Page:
Friendship: An Expose
The amusing and erudite anatomy of modern friendship, from the New York Times–bestselling author of Snobbery.
Is it possible to have too many friends? Is your spouse supposed to be your best friend? How far should you go to help a friend in need? And how do you end a friendship that has run its course?
In a “smart, delightfully literate, and sophisticated” anatomy of friendship in all its contemporary guises, Joseph Epstein uncovers the rich and surprising truths about our favored companions (Los Angeles Times). Friendship illuminates those complex, wonderful relationships without which we’d all be lost.
“Reading [Epstein] is like spending an evening being flatteringly entertained by the most interesting guy at the party.” —The Seattle Times
“A brilliant and outspoken commentator . . . Epstein’s graceful style and irrepressible wit provide unalloyed pleasure.” —Chicago Tribune
“Brisk and delightful.” —The Wall Street Journal
What people are saying - Write a review
We haven't found any reviews in the usual places.
14 Talking the Talk
16 Friendships New Rival
17 Broken Friendships
19 Is There an Art of Friendship?
A Bibliographical Note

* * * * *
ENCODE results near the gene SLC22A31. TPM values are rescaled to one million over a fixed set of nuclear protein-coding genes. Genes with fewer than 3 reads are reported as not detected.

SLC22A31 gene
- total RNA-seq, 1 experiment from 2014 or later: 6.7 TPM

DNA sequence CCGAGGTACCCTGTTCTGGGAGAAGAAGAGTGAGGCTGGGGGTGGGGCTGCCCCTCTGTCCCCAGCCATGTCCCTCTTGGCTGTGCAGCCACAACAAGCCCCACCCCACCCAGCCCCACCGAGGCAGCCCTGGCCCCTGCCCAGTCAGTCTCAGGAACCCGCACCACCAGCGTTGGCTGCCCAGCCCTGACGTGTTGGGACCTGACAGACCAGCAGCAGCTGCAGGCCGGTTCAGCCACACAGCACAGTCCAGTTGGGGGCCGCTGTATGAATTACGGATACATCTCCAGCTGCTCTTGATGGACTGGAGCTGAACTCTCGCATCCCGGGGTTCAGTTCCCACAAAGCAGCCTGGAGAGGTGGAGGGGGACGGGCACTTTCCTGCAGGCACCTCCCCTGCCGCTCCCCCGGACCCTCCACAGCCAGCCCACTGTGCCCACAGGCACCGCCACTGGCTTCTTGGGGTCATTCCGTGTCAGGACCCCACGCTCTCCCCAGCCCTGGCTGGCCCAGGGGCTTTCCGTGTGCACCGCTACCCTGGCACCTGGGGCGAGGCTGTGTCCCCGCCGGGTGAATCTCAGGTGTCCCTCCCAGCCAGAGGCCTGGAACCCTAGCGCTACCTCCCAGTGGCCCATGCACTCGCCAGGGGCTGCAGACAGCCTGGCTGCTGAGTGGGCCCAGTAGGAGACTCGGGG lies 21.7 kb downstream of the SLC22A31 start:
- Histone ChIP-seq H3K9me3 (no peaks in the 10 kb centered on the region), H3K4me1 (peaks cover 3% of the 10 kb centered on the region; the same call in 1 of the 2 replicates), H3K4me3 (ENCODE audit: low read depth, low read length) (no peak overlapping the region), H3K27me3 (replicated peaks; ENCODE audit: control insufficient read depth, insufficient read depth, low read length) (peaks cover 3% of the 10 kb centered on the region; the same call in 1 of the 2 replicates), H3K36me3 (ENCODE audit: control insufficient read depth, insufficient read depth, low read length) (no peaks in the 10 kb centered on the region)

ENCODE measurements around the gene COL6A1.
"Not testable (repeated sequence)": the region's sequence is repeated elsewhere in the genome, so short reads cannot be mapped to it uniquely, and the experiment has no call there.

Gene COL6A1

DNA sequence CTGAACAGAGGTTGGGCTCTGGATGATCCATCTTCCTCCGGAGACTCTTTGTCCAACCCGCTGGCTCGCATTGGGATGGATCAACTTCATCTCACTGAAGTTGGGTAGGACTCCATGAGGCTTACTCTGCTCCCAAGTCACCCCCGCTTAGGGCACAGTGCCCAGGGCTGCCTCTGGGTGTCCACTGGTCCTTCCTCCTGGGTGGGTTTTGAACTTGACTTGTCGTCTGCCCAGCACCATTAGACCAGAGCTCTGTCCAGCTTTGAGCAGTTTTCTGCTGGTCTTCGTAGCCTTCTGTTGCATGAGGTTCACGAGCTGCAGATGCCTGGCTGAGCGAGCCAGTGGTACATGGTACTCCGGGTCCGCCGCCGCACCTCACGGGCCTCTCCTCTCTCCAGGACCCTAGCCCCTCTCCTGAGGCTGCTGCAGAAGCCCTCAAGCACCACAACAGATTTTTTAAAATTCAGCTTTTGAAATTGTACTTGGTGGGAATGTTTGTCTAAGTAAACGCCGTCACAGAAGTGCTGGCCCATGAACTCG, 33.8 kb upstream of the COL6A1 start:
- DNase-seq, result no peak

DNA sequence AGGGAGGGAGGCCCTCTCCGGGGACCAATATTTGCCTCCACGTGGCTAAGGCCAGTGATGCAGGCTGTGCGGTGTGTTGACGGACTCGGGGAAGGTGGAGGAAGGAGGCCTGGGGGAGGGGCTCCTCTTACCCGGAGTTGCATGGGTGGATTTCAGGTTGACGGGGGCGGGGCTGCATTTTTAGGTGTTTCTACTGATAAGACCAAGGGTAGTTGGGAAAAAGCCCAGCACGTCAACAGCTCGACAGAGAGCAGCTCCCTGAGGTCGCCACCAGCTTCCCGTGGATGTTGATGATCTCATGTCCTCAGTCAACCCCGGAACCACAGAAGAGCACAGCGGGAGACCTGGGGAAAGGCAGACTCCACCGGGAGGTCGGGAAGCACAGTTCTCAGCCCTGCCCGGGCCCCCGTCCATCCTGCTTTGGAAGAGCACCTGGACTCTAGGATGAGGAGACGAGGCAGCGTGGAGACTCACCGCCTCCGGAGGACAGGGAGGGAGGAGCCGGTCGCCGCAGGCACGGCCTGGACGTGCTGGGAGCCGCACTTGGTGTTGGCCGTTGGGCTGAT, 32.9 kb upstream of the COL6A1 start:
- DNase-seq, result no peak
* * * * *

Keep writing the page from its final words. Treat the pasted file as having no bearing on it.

Other editions - View all
Aristotle asked Barth become believe best friend better Boétie broken friendships C. S. Lewis Carl Zuckmayer charming Chicago Cicero close friends common conversation couple course death didn’t dinner e-mail Edward Shils Epicurus equality essay father feel felt friendship heart Henry James Hester Thrale high school husband intellectual interest intimacy Jewish Jews jokes kids kind knew least less life’s literary lived lunch male marriage married Max Beerbohm meet ment Montaigne mother Nancy Mitford nature never novelist obligation old friends older once one’s friends Paul Valéry perhaps person play pleasure politics reason relationship Samuel Johnson Saul Saul Bellow seems sense sexual ship social someone sometimes talk tell things thought tion told true wife wish wives woman women writes wrote younger Zuckmayer